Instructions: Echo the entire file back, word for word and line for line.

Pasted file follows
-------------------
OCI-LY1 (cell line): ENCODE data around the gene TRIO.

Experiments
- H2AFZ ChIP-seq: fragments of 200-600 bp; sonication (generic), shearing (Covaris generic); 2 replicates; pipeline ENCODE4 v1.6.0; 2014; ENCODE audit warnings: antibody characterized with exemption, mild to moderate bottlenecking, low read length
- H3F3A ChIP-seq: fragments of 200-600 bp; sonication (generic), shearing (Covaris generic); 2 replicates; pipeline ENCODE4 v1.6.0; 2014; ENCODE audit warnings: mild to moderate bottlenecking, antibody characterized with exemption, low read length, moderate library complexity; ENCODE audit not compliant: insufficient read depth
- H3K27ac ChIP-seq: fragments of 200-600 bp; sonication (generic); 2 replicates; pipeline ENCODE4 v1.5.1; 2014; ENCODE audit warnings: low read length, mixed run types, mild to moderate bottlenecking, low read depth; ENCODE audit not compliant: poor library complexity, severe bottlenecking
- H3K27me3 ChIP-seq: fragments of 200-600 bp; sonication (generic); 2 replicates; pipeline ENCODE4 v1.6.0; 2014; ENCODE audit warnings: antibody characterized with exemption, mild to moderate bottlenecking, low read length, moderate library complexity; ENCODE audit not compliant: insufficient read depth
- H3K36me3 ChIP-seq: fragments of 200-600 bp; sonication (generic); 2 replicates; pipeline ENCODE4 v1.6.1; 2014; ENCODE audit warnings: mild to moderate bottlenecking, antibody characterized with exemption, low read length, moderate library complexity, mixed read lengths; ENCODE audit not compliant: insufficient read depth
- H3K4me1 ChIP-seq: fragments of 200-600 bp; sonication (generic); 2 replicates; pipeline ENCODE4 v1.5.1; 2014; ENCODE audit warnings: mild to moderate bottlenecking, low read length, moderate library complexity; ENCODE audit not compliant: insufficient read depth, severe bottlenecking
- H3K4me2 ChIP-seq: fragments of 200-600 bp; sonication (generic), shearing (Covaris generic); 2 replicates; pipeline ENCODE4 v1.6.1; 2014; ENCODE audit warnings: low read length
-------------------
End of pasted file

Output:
OCI-LY1 (cell line): ENCODE data around the gene TRIO.

Experiments
- H2AFZ ChIP-seq: fragments of 200-600 bp; sonication (generic), shearing (Covaris generic); 2 replicates; pipeline ENCODE4 v1.6.0; 2014; ENCODE audit warnings: antibody characterized with exemption, mild to moderate bottlenecking, low read length
- H3F3A ChIP-seq: fragments of 200-600 bp; sonication (generic), shearing (Covaris generic); 2 replicates; pipeline ENCODE4 v1.6.0; 2014; ENCODE audit warnings: mild to moderate bottlenecking, antibody characterized with exemption, low read length, moderate library complexity; ENCODE audit not compliant: insufficient read depth
- H3K27ac ChIP-seq: fragments of 200-600 bp; sonication (generic); 2 replicates; pipeline ENCODE4 v1.5.1; 2014; ENCODE audit warnings: low read length, mixed run types, mild to moderate bottlenecking, low read depth; ENCODE audit not compliant: poor library complexity, severe bottlenecking
- H3K27me3 ChIP-seq: fragments of 200-600 bp; sonication (generic); 2 replicates; pipeline ENCODE4 v1.6.0; 2014; ENCODE audit warnings: antibody characterized with exemption, mild to moderate bottlenecking, low read length, moderate library complexity; ENCODE audit not compliant: insufficient read depth
- H3K36me3 ChIP-seq: fragments of 200-600 bp; sonication (generic); 2 replicates; pipeline ENCODE4 v1.6.1; 2014; ENCODE audit warnings: mild to moderate bottlenecking, antibody characterized with exemption, low read length, moderate library complexity, mixed read lengths; ENCODE audit not compliant: insufficient read depth
- H3K4me1 ChIP-seq: fragments of 200-600 bp; sonication (generic); 2 replicates; pipeline ENCODE4 v1.5.1; 2014; ENCODE audit warnings: mild to moderate bottlenecking, low read length, moderate library complexity; ENCODE audit not compliant: insufficient read depth, severe bottlenecking
- H3K4me2 ChIP-seq: fragments of 200-600 bp; sonication (generic), shearing (Covaris generic); 2 replicates; pipeline ENCODE4 v1.6.1; 2014; ENCODE audit warnings: low read length